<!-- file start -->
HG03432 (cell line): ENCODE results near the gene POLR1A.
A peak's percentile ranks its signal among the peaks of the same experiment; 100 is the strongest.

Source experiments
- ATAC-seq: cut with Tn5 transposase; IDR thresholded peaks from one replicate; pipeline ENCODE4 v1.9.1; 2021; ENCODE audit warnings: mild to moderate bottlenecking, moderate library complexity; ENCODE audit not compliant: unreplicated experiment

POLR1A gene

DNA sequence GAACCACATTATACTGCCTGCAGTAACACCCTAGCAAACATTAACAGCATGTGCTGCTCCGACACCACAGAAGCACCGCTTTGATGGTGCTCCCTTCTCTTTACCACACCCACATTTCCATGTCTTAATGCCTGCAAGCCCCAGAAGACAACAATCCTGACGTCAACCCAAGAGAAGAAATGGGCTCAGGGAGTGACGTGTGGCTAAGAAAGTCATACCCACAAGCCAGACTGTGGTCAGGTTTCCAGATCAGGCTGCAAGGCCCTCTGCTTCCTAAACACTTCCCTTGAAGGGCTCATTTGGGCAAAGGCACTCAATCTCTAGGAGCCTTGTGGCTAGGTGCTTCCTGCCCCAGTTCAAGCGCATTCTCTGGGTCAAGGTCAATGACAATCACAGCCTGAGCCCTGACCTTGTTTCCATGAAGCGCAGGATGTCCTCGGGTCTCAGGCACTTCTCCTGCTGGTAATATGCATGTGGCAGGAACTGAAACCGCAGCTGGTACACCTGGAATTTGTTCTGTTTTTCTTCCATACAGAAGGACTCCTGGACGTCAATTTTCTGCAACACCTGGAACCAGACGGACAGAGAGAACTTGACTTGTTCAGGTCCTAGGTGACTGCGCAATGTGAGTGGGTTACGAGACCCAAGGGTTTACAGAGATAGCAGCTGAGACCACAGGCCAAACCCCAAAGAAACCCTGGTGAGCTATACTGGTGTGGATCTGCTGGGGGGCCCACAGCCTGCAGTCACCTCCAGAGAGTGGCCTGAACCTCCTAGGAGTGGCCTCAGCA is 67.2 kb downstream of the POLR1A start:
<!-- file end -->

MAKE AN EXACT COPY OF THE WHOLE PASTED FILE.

HG03432 (cell line): ENCODE results near the gene POLR1A.
A peak's percentile ranks its signal among the peaks of the same experiment; 100 is the strongest.

Source experiments
- ATAC-seq: cut with Tn5 transposase; IDR thresholded peaks from one replicate; pipeline ENCODE4 v1.9.1; 2021; ENCODE audit warnings: mild to moderate bottlenecking, moderate library complexity; ENCODE audit not compliant: unreplicated experiment

POLR1A gene

DNA sequence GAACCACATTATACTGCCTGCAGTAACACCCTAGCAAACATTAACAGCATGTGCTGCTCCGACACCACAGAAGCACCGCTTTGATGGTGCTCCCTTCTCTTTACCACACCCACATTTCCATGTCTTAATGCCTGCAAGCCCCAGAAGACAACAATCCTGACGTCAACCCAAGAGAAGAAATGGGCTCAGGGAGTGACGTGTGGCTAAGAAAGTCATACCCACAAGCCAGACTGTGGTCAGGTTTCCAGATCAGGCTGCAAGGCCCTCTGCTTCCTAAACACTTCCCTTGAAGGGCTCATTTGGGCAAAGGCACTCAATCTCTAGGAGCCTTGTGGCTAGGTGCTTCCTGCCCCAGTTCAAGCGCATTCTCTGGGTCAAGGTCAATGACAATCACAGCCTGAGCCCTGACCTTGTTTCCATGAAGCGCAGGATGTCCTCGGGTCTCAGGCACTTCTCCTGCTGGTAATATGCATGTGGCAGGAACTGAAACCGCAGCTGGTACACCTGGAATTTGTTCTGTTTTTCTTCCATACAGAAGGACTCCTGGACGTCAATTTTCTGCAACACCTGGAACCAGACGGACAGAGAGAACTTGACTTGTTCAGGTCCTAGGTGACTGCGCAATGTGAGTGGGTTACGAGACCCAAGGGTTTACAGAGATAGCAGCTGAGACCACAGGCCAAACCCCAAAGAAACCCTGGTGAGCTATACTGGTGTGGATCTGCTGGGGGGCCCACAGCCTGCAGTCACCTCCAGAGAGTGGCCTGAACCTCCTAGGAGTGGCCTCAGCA is 67.2 kb downstream of the POLR1A start: